U-Dub Q and A, continued
I’m thinking about getting a UW Lake Stevens tattoo. Before I get inked, maybe you should tell me who we’re up against?
Everett has two sites on the shortlist the old Kimberly Clark log yard on the Snohomish River, and one near the train station. Marysville has a site adjacent to I-5. All along, Everett has been a front runner, pouring money and resources into the effort since last year but the Everett sites have serious flaws. The log-yard would require a significant (read: costly) clean-up effort and the train station site is only 30 acres. The good news for us is that we can be absolutely sure that our site was chosen on its merits and not because of high-priced lobbyists or political pressure. As I’ve noted in this space all along, we have a legitimate chance to land the campus. I might hold off on the tattoo, just the same.
So where exactly is the Lake Stevens/Snohomish site located, and who picked it?
The site is located inside the Lake Stevens UGA along 20th Street SE near Cavelero Mid High. The site was one of three locations featured in the joint site proposal cosigned by Mayor Vern Little and Snohomish Mayor Randy Hamlin. The UW search team zeroed in on this particular site and set aside the other two locations featured in the proposal. The selected site consists of over 100 contiguous acres of clean, flat and open land.
Thanks for clearing that up. Now tell me who owns the land!
The site is a mix of public and private land. Snohomish County controls 40 acres, about 40 acres are privately held, and the Lake Stevens School District owns another 25 acres. All parties have expressed a willingness to discuss the proposal with the University of Washington and the State, but are not required to participate if they choose not to.
Why is the university proposal good for the community?
Let’s count the ways. First education. Currently, east county students have no local higher education alternatives. Bringing one of the world’s top 25 public universities to our area will open countless doors to place-bound students. Second the site will bring jobs. We’re all tired of having to cross the trestle to go to work and/or school. Imagine the employment opportunities presented by the planning and construction of the campus, followed by the staffing of the university and supplemented by the countless support businesses that follow a top-notch university. If you listen to the candidates running for office in Snohomish and Lake Stevens, they all talk about battling the traffic problem by eliminating the need to commute west for work. This is a once in a lifetime chance to ensure the stability and vitality of our community for generations to come.
It seems like a no-brainer to support this effort. Is anyone against it?
Preliminary polling suggests around 95 percent approval from area residents, and at a recent debate, every candidate running for office in Lake Stevens voiced their support for the campus proposal.
However, if something is worth doing, then it’s a certainty that somebody will try to tell you why you can’t do it. Obviously groups supporting the other sites will do whatever they can to knock our community in order to promote their own cause. It wouldn’t surprise me at all if competitors leaked information to out-of-town anti-development groups in an attempt to undermine our efforts. Such a ploy won’t fly in Lake Stevens - we’d see right through it. Nobody does green, sustainable development like the University of Washington. For example, the Bothell campus is over 70 percent parkland and has won international design awards for the incorporation of wetlands and the preservation of the natural setting throughout the property, and we all know what a gem Montlake is.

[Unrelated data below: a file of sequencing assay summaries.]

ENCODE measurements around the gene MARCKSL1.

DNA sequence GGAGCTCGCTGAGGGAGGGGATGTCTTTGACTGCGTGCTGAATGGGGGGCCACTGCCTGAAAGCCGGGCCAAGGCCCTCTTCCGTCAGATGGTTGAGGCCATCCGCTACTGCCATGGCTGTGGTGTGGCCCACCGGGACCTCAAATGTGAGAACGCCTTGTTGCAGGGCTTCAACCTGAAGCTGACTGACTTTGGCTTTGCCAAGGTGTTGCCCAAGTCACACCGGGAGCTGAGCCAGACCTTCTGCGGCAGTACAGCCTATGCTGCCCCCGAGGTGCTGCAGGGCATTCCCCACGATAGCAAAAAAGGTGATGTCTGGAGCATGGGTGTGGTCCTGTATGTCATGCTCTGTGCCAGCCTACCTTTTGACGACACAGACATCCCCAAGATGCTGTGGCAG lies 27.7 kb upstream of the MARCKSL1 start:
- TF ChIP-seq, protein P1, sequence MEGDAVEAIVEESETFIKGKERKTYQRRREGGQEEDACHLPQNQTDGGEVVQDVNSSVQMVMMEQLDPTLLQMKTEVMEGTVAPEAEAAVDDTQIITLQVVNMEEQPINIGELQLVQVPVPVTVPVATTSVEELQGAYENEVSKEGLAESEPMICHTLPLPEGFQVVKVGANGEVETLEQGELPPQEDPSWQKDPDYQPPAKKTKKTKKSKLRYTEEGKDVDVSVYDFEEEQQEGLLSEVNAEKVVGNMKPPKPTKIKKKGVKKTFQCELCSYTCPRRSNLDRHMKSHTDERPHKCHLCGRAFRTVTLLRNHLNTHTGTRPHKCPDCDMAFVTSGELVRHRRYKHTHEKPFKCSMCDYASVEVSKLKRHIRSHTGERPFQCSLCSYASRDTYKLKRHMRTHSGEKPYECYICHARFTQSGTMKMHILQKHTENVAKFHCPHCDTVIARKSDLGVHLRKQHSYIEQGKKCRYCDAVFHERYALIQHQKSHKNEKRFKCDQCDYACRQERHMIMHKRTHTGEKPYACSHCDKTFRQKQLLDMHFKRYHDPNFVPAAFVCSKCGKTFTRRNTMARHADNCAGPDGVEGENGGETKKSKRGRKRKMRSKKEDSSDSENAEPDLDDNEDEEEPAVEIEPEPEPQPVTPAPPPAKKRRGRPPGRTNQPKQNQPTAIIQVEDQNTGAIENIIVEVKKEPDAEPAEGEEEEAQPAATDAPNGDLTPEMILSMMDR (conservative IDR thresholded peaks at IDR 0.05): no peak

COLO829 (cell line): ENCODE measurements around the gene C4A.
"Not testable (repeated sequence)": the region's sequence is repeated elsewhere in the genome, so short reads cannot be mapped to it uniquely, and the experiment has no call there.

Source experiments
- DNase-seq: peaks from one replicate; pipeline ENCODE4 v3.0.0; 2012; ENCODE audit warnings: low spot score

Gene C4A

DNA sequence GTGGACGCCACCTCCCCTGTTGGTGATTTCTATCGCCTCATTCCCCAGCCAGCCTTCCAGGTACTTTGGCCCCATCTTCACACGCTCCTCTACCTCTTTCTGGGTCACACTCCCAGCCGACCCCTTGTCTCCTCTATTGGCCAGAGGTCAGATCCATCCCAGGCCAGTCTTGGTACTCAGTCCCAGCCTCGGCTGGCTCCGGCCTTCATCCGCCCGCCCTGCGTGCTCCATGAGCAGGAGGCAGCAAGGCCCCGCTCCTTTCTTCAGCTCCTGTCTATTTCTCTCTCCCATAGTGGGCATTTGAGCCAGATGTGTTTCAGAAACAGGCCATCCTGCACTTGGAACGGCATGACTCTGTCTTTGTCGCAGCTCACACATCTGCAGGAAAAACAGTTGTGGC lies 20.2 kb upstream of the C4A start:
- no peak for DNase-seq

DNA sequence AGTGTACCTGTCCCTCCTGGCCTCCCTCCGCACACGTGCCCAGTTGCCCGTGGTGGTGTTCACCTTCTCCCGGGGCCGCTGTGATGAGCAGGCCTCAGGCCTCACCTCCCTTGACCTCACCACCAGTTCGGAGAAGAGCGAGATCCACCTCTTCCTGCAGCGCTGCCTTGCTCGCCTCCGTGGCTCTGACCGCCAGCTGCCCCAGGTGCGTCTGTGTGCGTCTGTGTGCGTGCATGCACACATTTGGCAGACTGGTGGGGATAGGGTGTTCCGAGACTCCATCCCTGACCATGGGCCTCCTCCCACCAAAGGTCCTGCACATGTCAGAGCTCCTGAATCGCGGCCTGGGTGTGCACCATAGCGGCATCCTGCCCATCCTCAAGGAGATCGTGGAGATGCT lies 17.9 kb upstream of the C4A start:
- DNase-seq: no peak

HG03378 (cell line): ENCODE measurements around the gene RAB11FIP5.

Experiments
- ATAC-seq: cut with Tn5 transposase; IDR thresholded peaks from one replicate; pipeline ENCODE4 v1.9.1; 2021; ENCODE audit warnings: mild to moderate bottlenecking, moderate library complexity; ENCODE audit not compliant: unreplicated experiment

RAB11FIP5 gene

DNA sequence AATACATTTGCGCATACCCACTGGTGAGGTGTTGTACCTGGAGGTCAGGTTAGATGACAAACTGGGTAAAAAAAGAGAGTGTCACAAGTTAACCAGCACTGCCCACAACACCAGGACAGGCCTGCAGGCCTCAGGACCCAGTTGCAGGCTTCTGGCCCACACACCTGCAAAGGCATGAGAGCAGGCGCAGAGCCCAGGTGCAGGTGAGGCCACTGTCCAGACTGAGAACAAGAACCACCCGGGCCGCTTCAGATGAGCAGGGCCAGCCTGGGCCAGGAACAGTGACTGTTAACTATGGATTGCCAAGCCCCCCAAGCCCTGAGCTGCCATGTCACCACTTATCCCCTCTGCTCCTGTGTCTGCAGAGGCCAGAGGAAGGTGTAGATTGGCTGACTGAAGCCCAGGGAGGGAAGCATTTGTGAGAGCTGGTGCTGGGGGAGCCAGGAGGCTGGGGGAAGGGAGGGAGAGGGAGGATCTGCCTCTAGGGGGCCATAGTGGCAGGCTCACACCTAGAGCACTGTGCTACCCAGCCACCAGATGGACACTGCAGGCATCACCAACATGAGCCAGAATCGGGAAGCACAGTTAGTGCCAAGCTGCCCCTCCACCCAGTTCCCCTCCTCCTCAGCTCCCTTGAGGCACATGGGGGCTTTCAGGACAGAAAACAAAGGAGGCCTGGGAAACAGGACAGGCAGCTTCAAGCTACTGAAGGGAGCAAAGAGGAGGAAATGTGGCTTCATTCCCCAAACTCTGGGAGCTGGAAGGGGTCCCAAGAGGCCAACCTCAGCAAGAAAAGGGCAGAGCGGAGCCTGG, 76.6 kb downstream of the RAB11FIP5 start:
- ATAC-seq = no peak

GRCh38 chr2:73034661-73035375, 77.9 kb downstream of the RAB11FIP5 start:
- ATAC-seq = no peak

This is our opportunity to control the development along 20th Street. In five years, the area will be developed one way or another. Luckily for us, we can choose a beautiful university campus instead of the cracker-box County-approved housing that would no doubt be the alternative.
What can I do to help?
Come to the town meeting tonight at the Everett Events Center. The meeting gets underway at 7:00 p.m., so get there early, grab a seat, and prepare to stand up and voice your support for your community. Public speaking in a setting like that can be intimidating, but I’m here to help. Log on to the Off the Record blog at lakestevensjournal.com and review my UW-Lake Stevens/Snohomish talking points for the town meeting. While you’re there, take a minute to sign the online petition. Also, check out the information I’ve posted on letters to the editor, and use one of mine as a template or write your own and send it to the Herald and the Journal.
I’d like to keep going, but there’s only so much room in the paper. We’ve come along way in a short amount of time. Less than three months ago, the State called for site proposals, and received 83 applicants. Today, it’s down to the Final Four and we stand on the precipice of an event that will forever alter our community for the better.
Recently, I’ve heard a lot of talk about long range planning. Seven year plans, 20 year plans heck, even 100 year plans. Bringing a world-class University of Washington campus to the greater Lake Stevens area is a forever-year plan: once it’s here, it’ll keep giving back forever. Take the time to join the effort if we work together as a community now, the future generations will look back on 2007 as the year everything changed for the better. They’ll also remember it as the year that Grandpa got that crazy UW-Lake Stevens tattoo on his forehead. Think Purple and Gold!
Kevin Hulten maintains the Off the Record blog at www.lakestevensjournal.com. Email your comments to Kevin.firstname.lastname@example.org.